Moderators also asked the candidates about the government’s response to the riots that broke out in Twin cities after George Floyd murder. Waltz and Jensen were asked what they would have done differently if something like this had happened. again but they mostly talked about what happened in 2020.
“Nothing like this has been seen before – level of violence after murder of George Floyd,” Waltz said. “I think stories will be written again and this will be written about for quite a bit of time. IM proud of of Minnesota response. IM proud of of Minnesota first defendants who we out there from the firefighters to the police, from the National Guard to the citizens who were out there.”
jensen took question as an opportunity to stage Waltz support of first defendants in doubt.
“You heard it here: Governor Waltz just told you: “I’m proud of Minnesota response”, referring to the riots of May and June of 2020. Wow, Jensen said. “Is not one-off situation. There is reason The Minnesota Police and Enforcement Association unanimously endorsed me.”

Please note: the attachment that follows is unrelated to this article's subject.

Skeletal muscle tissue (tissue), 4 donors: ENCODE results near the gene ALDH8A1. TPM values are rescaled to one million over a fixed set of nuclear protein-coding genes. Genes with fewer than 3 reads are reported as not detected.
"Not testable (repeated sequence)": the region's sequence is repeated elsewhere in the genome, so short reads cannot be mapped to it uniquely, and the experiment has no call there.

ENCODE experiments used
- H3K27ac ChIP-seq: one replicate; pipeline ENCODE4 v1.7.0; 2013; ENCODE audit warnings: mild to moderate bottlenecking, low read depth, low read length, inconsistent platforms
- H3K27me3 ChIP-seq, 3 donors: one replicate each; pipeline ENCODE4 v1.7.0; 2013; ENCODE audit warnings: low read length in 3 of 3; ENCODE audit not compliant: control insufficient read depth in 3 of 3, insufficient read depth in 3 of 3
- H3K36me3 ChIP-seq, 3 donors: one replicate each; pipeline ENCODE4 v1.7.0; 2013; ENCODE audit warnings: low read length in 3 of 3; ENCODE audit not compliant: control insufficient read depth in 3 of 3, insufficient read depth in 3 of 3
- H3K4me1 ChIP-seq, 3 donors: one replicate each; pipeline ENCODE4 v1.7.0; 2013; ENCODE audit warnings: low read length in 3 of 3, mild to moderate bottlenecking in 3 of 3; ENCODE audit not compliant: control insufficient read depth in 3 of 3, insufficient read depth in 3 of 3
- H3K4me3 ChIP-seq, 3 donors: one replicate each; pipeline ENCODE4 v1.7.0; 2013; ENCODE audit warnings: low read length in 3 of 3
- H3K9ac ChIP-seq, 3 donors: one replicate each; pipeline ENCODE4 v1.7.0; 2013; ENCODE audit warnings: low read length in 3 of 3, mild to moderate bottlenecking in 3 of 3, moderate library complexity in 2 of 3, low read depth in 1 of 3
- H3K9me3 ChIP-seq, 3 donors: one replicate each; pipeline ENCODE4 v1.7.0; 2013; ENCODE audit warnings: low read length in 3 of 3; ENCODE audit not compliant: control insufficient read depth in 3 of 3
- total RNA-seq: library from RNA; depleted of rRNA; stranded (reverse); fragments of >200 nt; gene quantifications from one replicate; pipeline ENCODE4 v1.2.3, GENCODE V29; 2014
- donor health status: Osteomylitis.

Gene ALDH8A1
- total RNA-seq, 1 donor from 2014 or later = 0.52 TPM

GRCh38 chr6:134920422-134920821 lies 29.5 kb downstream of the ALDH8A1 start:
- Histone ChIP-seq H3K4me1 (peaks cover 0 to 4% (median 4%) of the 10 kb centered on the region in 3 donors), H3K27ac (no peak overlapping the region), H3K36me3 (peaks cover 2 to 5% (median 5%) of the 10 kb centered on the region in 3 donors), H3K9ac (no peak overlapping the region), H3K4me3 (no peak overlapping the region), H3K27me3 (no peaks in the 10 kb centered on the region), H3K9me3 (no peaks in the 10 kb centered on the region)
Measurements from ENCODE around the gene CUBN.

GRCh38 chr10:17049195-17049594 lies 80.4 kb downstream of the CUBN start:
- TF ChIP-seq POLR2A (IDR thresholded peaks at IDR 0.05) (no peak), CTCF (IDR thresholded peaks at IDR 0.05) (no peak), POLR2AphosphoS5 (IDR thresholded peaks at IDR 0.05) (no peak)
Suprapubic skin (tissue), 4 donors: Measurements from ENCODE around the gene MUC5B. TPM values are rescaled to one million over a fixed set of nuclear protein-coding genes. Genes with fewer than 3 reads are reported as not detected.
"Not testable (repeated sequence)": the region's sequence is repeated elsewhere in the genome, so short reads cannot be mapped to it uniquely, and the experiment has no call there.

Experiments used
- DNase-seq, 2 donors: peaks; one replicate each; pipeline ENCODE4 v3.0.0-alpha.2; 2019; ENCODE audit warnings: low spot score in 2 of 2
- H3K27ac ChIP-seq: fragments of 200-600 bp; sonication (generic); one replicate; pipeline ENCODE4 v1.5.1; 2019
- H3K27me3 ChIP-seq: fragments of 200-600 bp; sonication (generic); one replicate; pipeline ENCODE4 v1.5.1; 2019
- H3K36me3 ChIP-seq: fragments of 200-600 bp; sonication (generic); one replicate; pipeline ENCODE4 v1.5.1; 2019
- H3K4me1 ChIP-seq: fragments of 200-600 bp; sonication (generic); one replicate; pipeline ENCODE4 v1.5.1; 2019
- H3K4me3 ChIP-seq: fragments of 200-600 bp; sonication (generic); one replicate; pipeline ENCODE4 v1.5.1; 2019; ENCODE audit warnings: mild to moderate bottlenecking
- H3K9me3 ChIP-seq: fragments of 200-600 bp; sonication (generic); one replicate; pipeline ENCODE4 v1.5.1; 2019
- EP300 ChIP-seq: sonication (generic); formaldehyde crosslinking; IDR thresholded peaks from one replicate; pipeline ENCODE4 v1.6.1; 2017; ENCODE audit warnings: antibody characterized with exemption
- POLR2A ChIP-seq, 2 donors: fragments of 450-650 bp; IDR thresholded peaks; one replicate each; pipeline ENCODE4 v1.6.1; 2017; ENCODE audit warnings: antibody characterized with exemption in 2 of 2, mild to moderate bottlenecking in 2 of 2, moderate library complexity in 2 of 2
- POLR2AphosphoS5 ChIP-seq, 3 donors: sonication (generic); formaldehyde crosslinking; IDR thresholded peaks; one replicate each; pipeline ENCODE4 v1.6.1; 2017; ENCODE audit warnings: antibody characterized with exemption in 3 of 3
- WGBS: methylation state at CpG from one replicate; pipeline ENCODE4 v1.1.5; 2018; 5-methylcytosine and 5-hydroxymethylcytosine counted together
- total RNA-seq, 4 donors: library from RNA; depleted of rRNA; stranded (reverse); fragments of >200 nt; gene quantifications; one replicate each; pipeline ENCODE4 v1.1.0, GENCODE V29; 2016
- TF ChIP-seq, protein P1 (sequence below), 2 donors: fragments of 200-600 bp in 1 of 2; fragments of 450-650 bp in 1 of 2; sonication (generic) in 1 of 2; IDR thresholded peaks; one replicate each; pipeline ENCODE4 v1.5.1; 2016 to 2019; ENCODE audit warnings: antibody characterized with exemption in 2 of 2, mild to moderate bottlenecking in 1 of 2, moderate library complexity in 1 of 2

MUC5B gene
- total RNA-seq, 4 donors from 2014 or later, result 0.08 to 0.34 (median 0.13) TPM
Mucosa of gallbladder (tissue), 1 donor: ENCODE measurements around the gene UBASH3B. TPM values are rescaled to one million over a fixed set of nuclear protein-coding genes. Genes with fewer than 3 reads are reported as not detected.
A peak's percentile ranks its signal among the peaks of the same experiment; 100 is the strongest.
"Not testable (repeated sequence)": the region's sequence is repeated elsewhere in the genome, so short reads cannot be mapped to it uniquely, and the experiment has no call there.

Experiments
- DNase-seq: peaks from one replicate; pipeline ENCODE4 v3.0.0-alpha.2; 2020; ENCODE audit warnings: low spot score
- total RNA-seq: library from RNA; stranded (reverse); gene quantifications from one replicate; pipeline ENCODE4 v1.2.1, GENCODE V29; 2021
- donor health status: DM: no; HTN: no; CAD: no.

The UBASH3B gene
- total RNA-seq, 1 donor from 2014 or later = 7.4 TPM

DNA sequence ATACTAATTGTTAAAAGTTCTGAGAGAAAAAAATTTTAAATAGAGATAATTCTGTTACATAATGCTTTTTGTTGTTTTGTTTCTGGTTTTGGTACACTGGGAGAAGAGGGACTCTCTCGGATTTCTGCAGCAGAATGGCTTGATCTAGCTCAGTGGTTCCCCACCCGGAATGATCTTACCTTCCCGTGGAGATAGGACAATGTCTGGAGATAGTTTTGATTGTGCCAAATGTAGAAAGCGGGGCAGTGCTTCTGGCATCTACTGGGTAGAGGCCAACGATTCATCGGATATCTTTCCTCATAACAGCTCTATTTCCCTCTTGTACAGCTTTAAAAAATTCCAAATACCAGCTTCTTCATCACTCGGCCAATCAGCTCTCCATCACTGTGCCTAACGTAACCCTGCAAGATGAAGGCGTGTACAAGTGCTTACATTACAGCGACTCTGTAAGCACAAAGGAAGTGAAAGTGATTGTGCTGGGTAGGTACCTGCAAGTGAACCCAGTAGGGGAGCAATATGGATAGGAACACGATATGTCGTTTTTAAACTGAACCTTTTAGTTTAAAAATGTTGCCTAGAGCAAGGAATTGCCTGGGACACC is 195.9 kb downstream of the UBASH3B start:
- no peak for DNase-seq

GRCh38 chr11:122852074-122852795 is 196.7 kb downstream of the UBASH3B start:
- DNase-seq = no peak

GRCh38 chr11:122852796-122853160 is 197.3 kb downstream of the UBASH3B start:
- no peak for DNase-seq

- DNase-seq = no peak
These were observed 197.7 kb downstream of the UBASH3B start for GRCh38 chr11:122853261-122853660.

Candidates also filed a $250 million fraud investigation under the Feeding Our Future program. Jensen claimed that Walz could have stopped the scheme much sooner.
“Governor Waltz and his team could have stopped it anywhere,” Jensen said. But when it gets warmer in kitchen for Governor Waltz, because there seems to be a cover…up. Two questions are huge on all of our minds. What did Governor Waltz do? know and when he know It?”